Bitter Fruit from a Toxic Garden

With all the Twitter updates I’ve done recently, it’s hard to imagine writing more than one pithy sentence, but here goes.

I arrived in Allentown, PA yesterday after a lovely evening at a Lutheran church in Bridgeport, CT. In Allentown I am hosted by the Rainbow Players of the local MCC. Dean Hiatt, the key organizer, and I have known each other for over 25 years after we first met at LIFE ministries, an ex-gay program in NYC.

During the car ride, Dean and I compared notes about the many ex-gays we knew from that time. Oh what a bitter harvest of pain and misery! Divorce, AIDS, death, alcoholism, substance abuse, along with the loss of jobs, child custody, ministry opportunities and faith. In pursuing a ‘cure’ most instead found a curse on their lives and the lives of their loved ones.

The reality is that the vast majority of people who attempt to change their orientation are unsuccessful. In fact most ex-gay leaders today say that an actual change from gay to straight is unrealistic. What they have not yet acknowledged are the dreadful consequences that most often come from pursuing such a change. Broken homes, broken lives, broken dreams.

I am so glad that Dean has been able to reclaim his life, but still the pain and the effects of living in delusion will likely be experienced by him and his former wife for the rest of their lives. For him the toll was great and nearly cost him his life. Others, who were initially inspired by his ex-gay life and his heterosexual marriage have also harvested bitter fruit through their own failed marriages and desperate struggles.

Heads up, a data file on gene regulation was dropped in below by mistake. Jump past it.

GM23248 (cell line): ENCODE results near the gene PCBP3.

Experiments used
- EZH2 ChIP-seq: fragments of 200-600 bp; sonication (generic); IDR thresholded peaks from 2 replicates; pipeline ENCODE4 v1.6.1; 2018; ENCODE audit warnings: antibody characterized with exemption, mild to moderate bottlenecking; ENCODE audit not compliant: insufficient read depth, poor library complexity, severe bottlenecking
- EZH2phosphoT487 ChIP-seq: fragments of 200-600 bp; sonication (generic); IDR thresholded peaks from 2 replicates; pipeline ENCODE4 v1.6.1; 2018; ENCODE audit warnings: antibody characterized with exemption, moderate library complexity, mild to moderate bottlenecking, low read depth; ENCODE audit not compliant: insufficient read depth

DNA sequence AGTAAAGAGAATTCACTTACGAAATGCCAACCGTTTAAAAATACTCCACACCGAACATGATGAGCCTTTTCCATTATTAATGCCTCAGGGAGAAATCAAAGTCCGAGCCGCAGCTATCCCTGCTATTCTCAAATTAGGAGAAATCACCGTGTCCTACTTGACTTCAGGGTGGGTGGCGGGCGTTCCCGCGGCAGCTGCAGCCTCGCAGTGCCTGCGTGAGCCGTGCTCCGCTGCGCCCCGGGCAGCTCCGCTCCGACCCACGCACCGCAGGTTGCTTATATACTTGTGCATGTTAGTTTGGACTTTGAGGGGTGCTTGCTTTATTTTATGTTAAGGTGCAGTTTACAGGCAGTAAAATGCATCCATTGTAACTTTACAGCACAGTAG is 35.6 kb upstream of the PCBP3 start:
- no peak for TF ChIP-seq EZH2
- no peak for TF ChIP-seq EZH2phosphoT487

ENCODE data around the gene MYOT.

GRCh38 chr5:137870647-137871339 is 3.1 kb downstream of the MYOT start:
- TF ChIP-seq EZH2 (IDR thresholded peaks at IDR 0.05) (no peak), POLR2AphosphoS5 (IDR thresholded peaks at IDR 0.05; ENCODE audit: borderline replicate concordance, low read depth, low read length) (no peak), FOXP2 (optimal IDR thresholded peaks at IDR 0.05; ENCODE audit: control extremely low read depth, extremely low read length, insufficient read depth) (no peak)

Those who claim they care about pastoral care and the welfare of people need to consider the potential dangers in advocating an ex-gay course.

There is a better way.

This post has 4 Comments

  1. Randy on March 21, 2009 at 6:24 pm Reply

    Well put Peterson. These kinds of stories need to be told more and more.

  2. lower case paul on March 23, 2009 at 2:15 am Reply

    “There is a better way.”

    Yes, honesty.

    Speaking of bitter fruit, I went to the local MCC today and couldn’t handle it. They were wonderful, sweet folk. But the service, songs and atmosphere reminded me of a past warmed over, a meal I cannot stomach.
    I went because I want to meet and be around other gay people, but am not a bar kinda guy (you know “spiritual but not religious”).

    A lot of ex ex gays find themselves in this boat of having to recreate a life they never knew.

  3. Jane on March 23, 2009 at 7:07 pm Reply

    I can relate to lower case paul. I find things in the religious community to often be the same I experienced in the more stringent, pentecostal church I attended — trying to be non-lesbian. I do not feel the warming liberation of God that I have come to experience. The people accept me as I am and love me, but their liturgy and practice has the same doctrinal overlay I experienced in the past. It is often hard to break free from the ingrained thoughts. I’m not blaming anyone; I’m noting that the bitter fruit is often further cultivated in open, accepting, affirming, welcoming churches.

  4. p2son on March 24, 2009 at 1:52 am Reply

    Paul and Jane, I know EXACTLY what you describe. I have experienced PTSD (Post Traumatic Stress Disorder) at the nicest, most welcoming churches. Yes, they embrace the gays, but the liturgy, the architecture, the doctrines, and even the sentence syntax echoes that of our former oppressors. For some of us who were harmed by religious abuse, it may be a healthy outcome to avoid even welcoming churches that remain culturally the same as our former churches.

    Some refugees from Pentecostal Holiness congregations have found a new home in Anglo-Catholic “high church” Episcopal settings. Others like me have found a safe and nurturing space among the Friends (Quakers).

    Sometimes we need new wine in new wine skins.

Leave a Comment